# Interference between incident and reflected light rays in thin films

I have read that when a thin film becomes very thin (lambda>>film), it actually does not reflect any light since the incident wave and the reflected wave interfere destructively (and there is no light reflected off the bottom of the film). This would be because the reflected wave is phase shifted by half a wavelength when it hits the top of the film, which has a higher refractive index. It would therefore be perfectly out of phase with the incident ray.

But my question is, wouldn’t this destructive interference happen in the normal case too, even when there is a 2nd reflected wave from the bottom of the film?

Why are we in this case considering the interference of the two reflected waves only, and not the destructive interference with the incident wave?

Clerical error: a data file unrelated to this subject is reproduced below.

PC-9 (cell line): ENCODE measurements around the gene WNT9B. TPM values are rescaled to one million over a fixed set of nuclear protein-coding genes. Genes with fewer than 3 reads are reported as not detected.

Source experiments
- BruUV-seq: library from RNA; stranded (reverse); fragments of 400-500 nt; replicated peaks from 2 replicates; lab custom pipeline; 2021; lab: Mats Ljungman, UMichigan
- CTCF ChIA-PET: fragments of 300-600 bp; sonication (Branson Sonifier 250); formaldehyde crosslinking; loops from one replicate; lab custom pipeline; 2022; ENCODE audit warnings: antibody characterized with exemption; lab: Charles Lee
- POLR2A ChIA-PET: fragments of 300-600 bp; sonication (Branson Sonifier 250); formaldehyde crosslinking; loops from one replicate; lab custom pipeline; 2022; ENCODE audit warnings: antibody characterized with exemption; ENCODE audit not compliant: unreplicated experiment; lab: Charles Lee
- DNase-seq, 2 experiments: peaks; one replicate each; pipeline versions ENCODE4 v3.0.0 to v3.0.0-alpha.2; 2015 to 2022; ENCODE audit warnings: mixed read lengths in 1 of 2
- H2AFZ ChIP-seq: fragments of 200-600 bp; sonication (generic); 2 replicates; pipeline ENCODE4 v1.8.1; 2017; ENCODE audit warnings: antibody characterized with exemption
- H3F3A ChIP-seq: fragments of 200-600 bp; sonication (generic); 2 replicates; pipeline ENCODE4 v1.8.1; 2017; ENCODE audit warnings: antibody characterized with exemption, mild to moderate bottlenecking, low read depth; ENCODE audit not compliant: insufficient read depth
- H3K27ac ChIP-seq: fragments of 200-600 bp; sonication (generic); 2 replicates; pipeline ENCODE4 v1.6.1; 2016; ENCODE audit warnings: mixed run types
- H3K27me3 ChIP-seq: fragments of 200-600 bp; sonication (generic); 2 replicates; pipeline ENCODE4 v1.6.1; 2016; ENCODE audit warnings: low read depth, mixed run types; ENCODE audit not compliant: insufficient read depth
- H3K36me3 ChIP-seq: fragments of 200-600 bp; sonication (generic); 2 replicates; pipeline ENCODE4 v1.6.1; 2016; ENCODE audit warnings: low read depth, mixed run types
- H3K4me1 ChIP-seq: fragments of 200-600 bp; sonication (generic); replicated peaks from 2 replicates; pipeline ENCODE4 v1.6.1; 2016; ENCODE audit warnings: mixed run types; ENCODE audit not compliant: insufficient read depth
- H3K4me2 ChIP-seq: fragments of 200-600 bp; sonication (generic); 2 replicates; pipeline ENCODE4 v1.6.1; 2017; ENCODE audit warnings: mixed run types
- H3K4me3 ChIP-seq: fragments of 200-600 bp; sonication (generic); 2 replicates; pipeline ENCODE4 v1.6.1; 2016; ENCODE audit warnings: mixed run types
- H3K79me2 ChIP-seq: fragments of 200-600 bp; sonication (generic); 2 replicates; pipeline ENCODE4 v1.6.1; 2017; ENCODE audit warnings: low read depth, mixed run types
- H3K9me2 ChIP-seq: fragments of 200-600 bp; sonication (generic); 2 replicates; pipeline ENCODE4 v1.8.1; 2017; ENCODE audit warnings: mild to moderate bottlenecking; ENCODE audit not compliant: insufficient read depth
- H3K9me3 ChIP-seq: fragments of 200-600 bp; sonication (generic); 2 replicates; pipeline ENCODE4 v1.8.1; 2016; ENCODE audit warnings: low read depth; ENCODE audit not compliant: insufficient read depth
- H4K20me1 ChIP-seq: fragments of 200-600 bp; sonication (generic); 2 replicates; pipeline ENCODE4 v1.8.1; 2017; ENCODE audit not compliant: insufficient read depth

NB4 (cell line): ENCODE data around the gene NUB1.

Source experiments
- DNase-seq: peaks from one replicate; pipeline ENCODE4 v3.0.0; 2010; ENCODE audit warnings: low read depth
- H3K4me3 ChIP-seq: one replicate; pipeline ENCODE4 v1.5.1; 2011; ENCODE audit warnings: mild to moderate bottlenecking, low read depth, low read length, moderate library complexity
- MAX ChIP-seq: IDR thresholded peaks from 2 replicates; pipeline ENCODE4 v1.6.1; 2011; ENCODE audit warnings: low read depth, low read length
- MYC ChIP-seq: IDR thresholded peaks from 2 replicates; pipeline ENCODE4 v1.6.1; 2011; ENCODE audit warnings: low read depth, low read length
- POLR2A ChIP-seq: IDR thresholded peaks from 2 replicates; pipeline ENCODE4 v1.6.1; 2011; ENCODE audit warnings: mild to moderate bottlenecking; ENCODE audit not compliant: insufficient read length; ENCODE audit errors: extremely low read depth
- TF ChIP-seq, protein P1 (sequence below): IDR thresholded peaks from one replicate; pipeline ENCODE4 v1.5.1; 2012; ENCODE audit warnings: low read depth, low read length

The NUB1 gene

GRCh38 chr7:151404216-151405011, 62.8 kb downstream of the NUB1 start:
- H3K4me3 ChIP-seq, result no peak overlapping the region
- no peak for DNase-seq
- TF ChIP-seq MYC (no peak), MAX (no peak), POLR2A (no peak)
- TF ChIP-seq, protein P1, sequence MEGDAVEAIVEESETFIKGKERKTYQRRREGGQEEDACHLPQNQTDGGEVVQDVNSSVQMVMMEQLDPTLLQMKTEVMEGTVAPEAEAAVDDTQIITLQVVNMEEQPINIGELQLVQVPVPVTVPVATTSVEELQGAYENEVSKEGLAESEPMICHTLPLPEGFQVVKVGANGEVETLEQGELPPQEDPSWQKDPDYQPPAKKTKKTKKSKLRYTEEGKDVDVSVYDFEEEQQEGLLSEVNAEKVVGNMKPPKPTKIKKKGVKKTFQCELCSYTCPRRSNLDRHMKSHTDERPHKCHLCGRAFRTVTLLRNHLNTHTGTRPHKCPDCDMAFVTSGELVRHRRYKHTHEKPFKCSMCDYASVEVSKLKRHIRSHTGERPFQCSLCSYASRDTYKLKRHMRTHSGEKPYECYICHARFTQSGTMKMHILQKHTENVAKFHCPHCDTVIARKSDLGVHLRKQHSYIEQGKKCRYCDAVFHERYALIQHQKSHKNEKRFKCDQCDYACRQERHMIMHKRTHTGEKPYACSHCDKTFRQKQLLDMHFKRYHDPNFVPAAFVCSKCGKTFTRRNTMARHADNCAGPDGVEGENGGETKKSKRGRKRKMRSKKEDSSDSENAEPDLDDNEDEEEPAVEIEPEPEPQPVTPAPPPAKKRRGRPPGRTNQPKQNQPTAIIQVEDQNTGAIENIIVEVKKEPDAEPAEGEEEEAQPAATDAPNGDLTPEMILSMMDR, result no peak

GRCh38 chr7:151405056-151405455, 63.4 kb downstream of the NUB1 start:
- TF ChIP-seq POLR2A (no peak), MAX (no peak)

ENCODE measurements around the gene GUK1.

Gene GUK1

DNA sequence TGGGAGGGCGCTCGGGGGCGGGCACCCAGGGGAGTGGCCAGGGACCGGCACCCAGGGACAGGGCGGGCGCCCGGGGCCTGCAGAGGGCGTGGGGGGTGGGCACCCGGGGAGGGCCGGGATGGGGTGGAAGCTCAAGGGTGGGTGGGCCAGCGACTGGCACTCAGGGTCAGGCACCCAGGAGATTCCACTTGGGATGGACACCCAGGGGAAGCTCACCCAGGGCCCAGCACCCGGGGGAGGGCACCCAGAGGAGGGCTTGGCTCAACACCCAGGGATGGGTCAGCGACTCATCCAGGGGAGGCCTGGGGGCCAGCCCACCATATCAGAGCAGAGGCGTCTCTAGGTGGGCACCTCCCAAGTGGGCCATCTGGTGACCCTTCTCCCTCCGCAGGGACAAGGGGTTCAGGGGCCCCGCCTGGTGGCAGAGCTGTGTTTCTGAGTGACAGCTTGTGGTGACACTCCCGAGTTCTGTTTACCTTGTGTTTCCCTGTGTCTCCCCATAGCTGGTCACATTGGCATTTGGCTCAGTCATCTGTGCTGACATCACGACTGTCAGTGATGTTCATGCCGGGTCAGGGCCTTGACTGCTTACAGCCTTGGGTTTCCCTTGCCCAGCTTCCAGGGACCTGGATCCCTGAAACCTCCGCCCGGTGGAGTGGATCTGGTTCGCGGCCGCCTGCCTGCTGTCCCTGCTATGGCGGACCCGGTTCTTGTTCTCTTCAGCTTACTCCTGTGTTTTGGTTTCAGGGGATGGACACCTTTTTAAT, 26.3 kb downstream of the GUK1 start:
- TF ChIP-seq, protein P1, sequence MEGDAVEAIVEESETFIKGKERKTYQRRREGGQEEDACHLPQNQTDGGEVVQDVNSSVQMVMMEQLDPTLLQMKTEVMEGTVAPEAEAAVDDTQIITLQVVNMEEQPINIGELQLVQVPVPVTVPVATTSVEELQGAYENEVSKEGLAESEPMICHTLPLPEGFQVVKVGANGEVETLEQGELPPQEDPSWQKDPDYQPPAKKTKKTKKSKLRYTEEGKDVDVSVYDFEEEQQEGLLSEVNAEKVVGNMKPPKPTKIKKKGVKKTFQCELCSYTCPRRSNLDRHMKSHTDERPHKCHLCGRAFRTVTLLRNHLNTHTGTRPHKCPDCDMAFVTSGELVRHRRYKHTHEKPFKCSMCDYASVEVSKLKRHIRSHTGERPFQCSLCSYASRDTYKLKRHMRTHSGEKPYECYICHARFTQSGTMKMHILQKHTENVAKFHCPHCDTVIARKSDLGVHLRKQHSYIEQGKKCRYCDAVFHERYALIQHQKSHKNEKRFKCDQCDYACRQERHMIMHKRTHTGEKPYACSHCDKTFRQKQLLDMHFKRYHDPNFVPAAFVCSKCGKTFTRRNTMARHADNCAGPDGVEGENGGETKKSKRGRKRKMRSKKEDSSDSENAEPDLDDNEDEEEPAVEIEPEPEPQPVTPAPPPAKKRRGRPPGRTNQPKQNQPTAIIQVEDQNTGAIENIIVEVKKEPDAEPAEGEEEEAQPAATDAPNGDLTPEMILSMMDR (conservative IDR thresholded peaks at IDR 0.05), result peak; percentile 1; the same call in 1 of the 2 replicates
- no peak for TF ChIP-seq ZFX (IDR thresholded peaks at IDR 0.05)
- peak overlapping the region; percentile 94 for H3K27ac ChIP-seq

• So you are asking why doesn't the wave reflected off the first surface interfere destructively with the incident wave? Commented Oct 10, 2019 at 16:22
• That's exactly right Commented Oct 10, 2019 at 16:28
• 2 photons never cancel each other out, that is a violation of conservation of energy. Classically many physicists use the theory of cancellation which is historical but inaccurate. Thin films work just fine for single photons as well (see also single photon double slit experiments). The modern thinking is to understand wave functions and their propagation, Feynman path integral theory is the more logical way to go. However the classical mathematical solution theory works, it coincides with path theory and the important property of light travelling in multiples of its wavelength. Commented Oct 10, 2019 at 21:31
• if the comment were true then the object would never warm up as it absorbs light, but of course it does! Commented Oct 10, 2019 at 21:33